Everything about ambergris—hardened sperm whale dung that unpredictably washes up on shore—is as alluringly mysterious as the perfumes it fuels. Solid information is near impossible to pin down, from the unknown genius who centuries ago first realized that this stuff is just what’s needed to allow more pleasant scents to linger on the skin for hours, to those who gather and sell ambergris to its end users. The finest grade goes for up to $20,000 a kilo, and the buyers are not necessarily perfumers: during the tense Camp David negotiations of 1978, Egyptian president Anwar Sadat’s astrologer distributed pieces to the Arab negotiators to dissolve in their tea, in order to bolster their stamina. Ambergris is the kind of singularity—in nature and in human affairs—that cries out for investigation by an obsessed scientist who can write well. In Kemp, the world’s most lusted-after poop has found its man.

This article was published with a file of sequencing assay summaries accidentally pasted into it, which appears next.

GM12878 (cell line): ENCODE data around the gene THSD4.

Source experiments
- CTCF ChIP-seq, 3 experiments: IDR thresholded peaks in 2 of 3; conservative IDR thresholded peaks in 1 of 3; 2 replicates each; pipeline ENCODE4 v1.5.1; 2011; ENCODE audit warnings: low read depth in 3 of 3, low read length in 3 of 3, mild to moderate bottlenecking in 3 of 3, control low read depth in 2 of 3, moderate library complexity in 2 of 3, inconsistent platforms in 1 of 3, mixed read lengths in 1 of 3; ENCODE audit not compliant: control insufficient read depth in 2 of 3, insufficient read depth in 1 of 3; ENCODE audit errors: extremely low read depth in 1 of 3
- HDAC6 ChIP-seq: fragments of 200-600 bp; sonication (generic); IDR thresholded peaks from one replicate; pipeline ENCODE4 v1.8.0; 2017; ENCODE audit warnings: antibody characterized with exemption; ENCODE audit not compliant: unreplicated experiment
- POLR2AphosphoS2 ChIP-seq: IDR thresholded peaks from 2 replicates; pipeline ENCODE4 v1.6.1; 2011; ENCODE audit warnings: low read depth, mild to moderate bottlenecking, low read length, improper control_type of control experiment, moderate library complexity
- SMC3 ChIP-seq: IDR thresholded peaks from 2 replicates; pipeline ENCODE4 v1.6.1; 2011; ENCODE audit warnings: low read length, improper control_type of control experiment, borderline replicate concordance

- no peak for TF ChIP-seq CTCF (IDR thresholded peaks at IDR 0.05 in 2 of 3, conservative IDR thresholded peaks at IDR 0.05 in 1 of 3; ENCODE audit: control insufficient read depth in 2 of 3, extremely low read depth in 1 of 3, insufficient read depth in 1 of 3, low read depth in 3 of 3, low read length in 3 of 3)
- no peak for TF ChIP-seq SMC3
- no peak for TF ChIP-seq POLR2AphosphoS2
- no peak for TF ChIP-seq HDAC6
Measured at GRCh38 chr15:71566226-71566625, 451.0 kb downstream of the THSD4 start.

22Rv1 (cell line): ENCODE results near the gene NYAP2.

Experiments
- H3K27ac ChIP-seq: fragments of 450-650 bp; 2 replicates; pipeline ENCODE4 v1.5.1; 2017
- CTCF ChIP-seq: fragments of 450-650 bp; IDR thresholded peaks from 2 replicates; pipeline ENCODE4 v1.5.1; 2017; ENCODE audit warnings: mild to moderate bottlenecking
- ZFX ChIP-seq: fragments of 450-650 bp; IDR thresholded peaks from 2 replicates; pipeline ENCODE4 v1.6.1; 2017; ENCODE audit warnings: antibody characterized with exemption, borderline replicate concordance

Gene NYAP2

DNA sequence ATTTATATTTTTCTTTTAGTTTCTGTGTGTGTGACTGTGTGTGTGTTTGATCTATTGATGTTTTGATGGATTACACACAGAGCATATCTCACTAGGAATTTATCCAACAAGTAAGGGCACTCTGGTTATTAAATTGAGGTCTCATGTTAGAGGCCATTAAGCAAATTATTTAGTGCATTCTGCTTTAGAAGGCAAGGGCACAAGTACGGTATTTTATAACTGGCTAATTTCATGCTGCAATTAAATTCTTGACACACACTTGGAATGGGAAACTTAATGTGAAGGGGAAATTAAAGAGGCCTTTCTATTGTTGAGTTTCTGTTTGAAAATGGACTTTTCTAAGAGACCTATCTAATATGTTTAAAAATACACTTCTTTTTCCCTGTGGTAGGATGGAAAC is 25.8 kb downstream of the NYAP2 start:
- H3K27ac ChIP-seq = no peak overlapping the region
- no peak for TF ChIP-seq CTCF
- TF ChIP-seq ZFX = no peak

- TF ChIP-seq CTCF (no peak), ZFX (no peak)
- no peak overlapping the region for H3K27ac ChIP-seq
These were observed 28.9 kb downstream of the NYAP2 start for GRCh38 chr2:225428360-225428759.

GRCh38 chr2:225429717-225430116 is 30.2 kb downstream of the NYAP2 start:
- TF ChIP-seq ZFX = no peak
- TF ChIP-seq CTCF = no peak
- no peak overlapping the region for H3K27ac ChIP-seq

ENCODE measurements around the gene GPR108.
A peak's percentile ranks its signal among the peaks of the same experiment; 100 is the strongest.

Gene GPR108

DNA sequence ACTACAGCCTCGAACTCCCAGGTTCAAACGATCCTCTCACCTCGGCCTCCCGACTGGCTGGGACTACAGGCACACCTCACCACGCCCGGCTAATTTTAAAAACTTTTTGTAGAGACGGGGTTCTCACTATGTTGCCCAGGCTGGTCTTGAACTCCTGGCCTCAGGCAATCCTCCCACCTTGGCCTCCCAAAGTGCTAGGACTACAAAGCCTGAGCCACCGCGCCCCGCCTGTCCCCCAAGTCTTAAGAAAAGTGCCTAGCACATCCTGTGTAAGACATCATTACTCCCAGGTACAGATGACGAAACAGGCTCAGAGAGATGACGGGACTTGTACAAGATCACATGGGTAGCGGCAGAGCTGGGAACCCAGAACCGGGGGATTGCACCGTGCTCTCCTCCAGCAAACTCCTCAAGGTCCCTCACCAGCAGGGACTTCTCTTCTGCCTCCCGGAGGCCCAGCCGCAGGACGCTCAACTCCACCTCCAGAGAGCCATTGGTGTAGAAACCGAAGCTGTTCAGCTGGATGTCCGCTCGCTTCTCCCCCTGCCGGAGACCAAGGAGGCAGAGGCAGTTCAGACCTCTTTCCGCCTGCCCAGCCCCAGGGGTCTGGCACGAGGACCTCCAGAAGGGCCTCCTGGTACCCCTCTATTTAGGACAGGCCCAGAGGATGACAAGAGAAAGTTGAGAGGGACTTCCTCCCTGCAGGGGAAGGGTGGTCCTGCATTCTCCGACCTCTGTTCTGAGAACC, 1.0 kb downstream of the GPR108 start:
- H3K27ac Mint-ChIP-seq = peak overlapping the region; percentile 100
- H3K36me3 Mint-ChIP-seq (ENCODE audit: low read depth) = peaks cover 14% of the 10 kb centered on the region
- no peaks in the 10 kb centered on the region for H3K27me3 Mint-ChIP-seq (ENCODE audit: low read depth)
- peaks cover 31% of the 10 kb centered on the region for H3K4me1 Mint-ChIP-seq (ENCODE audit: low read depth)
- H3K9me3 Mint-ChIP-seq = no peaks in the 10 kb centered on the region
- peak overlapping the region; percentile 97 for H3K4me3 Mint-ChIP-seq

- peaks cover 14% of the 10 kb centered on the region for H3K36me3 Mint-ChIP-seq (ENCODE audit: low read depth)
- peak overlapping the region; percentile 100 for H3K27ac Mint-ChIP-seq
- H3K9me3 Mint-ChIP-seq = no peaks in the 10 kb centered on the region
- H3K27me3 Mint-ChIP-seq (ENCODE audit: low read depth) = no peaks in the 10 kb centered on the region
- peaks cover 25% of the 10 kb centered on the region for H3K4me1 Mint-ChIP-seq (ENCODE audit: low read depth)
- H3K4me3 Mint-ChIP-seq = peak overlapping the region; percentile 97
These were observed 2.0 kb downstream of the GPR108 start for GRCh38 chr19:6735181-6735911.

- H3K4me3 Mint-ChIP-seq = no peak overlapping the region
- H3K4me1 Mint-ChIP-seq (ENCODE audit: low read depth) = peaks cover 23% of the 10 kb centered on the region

Kemp is an American microbiologist, not a cetologist, and he had hardly heard of ambergris before a suspected lump of it washed up on a nearby beach while he was spending a year in New Zealand. Kemp watched in amazement as locals jostled to divvy up what turned out to be 500 kg of worthless lard, rather than $10-million worth of whale feces, but he was even more astonished to learn how little even experts know.
He meets collectors, who speak of tense standoffs and occasional violent clashes on lonely beaches, and scientists unsure if ambergris kills the sperm whales who make it (via intestinal rupture). The perfume critic for the New York Times tells Kemp perfume-makers don’t use it any more. But independent perfumers—the sort who provide clients with half-ounce bespoke scents for $1,000 or more—show him their supplies, and French ambergris trader Bernard Perrin says his clients include Chanel. Perrin also sells to buyers in Singapore. What they want with it, he has no idea. Perhaps it goes in their tea or, like King Charles II, they sprinkle it on their scrambled eggs.